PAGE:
Royal Italian writing desk and chair
Although this mahogany desk and chair couldn’t be further from my own personal style, they’re incredible pieces.
At first glance (at least to me, anyways) they’re overpowering designs with highly carved surfaces, deeply curved parts, and something my kids and pets would quickly ruin. Thankfully, taste is subjective, and there are many people who think this piece, including its ornate surfaces and overall design, is nothing short of incredible. This desk and chair were made for King Carlo Alberto of Italy, circa 1840.
The woodworker in me immediately wants to learn more about the pieces, though. Thankfully, the auction house M.S. Rau (RauAntiques.com), which is offering them, also wants people to learn more about them so they made a video showing the pieces in their entirety, including the wide range of hidden compartments and drawers, all the intricate carvings and the incredible inlay work that covers much of their surfaces.
Video courtesy of M.S. Rau, New Orleans
This desk and chair were made for King Carlo Alberto of Italy. They’re incredible examples of a craftsperson’s skills and only become more impressive the closer you look.
Hidden Compartments Everywhere
As you can see, there are a few hidden compartments and drawers so you can store your valuables.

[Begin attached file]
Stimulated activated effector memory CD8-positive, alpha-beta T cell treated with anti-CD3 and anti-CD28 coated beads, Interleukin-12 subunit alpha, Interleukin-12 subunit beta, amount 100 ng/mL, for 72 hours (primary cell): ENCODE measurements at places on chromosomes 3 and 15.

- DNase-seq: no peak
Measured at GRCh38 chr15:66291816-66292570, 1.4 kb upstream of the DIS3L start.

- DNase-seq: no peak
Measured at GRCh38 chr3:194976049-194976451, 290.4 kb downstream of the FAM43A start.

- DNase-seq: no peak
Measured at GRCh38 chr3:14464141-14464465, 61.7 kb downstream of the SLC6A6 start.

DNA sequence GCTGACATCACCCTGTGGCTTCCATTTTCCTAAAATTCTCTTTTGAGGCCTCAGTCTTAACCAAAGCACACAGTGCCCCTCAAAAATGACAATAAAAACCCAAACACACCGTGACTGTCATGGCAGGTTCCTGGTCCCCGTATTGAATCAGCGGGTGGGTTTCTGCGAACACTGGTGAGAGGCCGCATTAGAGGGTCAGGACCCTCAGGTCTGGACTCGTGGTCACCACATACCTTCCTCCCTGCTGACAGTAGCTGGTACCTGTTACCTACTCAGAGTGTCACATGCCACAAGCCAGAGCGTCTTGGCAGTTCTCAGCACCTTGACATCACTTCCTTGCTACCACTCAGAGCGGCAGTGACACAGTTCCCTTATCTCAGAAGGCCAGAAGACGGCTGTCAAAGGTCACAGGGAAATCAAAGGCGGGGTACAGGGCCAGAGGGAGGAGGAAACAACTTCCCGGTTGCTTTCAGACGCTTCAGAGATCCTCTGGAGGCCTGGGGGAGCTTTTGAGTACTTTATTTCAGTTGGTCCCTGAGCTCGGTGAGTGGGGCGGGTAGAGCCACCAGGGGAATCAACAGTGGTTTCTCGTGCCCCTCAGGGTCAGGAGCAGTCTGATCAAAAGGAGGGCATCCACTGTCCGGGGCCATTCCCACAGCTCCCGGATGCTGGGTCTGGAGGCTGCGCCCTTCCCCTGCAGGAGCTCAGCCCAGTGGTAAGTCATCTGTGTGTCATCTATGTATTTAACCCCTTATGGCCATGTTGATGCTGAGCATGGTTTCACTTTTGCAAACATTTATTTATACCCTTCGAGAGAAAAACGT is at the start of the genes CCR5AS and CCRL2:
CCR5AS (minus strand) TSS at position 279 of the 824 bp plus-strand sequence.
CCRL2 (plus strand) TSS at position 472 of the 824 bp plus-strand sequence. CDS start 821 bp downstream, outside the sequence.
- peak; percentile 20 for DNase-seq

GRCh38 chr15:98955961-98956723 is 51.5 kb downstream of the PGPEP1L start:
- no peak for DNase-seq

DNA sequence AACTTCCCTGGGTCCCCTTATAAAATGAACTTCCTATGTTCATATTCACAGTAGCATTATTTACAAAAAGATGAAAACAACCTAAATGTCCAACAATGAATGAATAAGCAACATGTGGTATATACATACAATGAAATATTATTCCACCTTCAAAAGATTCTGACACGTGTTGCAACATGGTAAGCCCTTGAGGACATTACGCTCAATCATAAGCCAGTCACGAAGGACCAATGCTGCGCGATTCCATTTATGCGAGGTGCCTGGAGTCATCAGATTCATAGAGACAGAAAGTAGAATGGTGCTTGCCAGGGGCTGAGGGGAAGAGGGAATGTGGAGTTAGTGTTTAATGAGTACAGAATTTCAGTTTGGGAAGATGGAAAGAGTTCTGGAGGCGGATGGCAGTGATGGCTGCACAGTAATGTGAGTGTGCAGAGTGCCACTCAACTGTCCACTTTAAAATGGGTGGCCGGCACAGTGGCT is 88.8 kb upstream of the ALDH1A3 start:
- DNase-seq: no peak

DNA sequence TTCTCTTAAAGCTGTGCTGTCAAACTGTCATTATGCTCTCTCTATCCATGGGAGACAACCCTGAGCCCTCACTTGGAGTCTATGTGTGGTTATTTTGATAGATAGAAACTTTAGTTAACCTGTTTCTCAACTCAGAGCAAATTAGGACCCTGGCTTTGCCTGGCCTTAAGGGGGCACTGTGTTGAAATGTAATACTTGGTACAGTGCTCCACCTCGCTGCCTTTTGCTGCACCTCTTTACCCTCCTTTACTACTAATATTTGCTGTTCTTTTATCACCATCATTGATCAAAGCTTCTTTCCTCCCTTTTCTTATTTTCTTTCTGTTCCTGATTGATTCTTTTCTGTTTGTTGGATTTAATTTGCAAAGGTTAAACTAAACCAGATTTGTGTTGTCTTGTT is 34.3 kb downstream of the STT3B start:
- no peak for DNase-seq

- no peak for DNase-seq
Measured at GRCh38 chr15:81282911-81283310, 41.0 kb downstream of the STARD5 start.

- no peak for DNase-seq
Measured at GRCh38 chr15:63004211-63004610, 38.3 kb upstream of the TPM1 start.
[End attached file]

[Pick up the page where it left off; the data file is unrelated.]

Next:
Easy to Miss
A finger presses a hidden latch that’s camouflaged by the intricate carving surrounding it.
Take a step back
As I hinted at above, I’m more of a “less is more” kind of guy. I like subtle design coupled with a bit of adornment and some graceful curves. Having said that, I loved viewing the video and seeing all the work that went into figuring out where to put the hidden compartments and details. Everyone loves a hidden drawer, whether they prefer Louis XV, art deco, mid-century modern or Shaker design.
To me, the most incredible part is how they designed and made all the latches, buttons and levers that activated the secret compartments. In many cases, there were buttons that had to be pressed to open compartments, and only then could you press other buttons or latches to open even more compartments. The thought process that went into all the details on the desk is mind boggling.
Maybe my favourite detail is how a tiny portion of the carving acts as a release button for a small drawer featuring a lion’s head carving as its drawer front. The release button is in plain sight, but you could admire this desk for days and miss it. I wonder what was the most valuable thing stored in these drawers.
Other hidden compartments
I’ve only made one piece with a hidden compartment, and it was featured in in the magazine back in 2005. I wrote about a Japanese-inspired step tansu I designed and built, including a hidden compartment in the uppermost section. It was a lot of fun to build and it still gets used daily. To open the front panel on the compartment you have to open the drawer below it and press a lever that reaches up to the panel and presses the lower portion of it away from a magnet. With your other hand you grasp the panel and tilt it open.
Have you seen any other pieces with secret compartments you liked? Email me a photo or include a link in the comments.
My Only Hidden Compartment
This is a step tansu I made almost 20 years ago. The construction process was covered in our August/September 2005 issue.
There It Is
Once a lever is pressed below it, the panel can be grasped from the front.